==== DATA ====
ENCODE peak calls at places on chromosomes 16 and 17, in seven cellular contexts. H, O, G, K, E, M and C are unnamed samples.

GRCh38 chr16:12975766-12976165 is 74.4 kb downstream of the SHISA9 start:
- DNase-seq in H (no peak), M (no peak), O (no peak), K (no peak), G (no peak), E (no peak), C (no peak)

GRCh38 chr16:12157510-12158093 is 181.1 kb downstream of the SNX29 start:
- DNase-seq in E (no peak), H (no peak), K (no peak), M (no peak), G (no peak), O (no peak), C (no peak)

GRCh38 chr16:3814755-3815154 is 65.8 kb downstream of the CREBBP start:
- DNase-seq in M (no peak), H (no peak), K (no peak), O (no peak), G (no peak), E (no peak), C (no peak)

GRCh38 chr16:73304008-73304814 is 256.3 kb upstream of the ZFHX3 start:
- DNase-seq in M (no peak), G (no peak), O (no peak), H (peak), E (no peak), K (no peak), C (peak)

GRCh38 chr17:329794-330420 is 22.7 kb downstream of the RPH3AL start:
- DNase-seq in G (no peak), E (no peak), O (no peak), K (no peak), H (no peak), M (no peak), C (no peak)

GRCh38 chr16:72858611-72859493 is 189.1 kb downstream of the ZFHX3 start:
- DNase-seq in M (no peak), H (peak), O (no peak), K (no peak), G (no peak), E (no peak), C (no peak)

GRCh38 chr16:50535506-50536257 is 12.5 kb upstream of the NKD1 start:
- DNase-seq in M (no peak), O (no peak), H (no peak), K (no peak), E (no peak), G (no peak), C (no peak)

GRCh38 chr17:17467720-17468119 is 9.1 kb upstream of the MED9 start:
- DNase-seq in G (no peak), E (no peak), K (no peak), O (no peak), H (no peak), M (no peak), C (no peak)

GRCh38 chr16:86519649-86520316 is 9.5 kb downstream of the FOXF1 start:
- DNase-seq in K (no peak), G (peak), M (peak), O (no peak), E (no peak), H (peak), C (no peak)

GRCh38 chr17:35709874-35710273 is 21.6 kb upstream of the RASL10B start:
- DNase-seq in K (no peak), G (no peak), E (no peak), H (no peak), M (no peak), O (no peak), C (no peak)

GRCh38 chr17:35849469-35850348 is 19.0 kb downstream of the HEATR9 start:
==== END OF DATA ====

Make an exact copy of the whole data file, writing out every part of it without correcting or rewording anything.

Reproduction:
ENCODE peak calls at places on chromosomes 16 and 17, in seven cellular contexts. H, O, G, K, E, M and C are unnamed samples.

GRCh38 chr16:12975766-12976165 is 74.4 kb downstream of the SHISA9 start:
- DNase-seq in H (no peak), M (no peak), O (no peak), K (no peak), G (no peak), E (no peak), C (no peak)

GRCh38 chr16:12157510-12158093 is 181.1 kb downstream of the SNX29 start:
- DNase-seq in E (no peak), H (no peak), K (no peak), M (no peak), G (no peak), O (no peak), C (no peak)

GRCh38 chr16:3814755-3815154 is 65.8 kb downstream of the CREBBP start:
- DNase-seq in M (no peak), H (no peak), K (no peak), O (no peak), G (no peak), E (no peak), C (no peak)

GRCh38 chr16:73304008-73304814 is 256.3 kb upstream of the ZFHX3 start:
- DNase-seq in M (no peak), G (no peak), O (no peak), H (peak), E (no peak), K (no peak), C (peak)

GRCh38 chr17:329794-330420 is 22.7 kb downstream of the RPH3AL start:
- DNase-seq in G (no peak), E (no peak), O (no peak), K (no peak), H (no peak), M (no peak), C (no peak)

GRCh38 chr16:72858611-72859493 is 189.1 kb downstream of the ZFHX3 start:
- DNase-seq in M (no peak), H (peak), O (no peak), K (no peak), G (no peak), E (no peak), C (no peak)

GRCh38 chr16:50535506-50536257 is 12.5 kb upstream of the NKD1 start:
- DNase-seq in M (no peak), O (no peak), H (no peak), K (no peak), E (no peak), G (no peak), C (no peak)

GRCh38 chr17:17467720-17468119 is 9.1 kb upstream of the MED9 start:
- DNase-seq in G (no peak), E (no peak), K (no peak), O (no peak), H (no peak), M (no peak), C (no peak)

GRCh38 chr16:86519649-86520316 is 9.5 kb downstream of the FOXF1 start:
- DNase-seq in K (no peak), G (peak), M (peak), O (no peak), E (no peak), H (peak), C (no peak)

GRCh38 chr17:35709874-35710273 is 21.6 kb upstream of the RASL10B start:
- DNase-seq in K (no peak), G (no peak), E (no peak), H (no peak), M (no peak), O (no peak), C (no peak)

GRCh38 chr17:35849469-35850348 is 19.0 kb downstream of the HEATR9 start: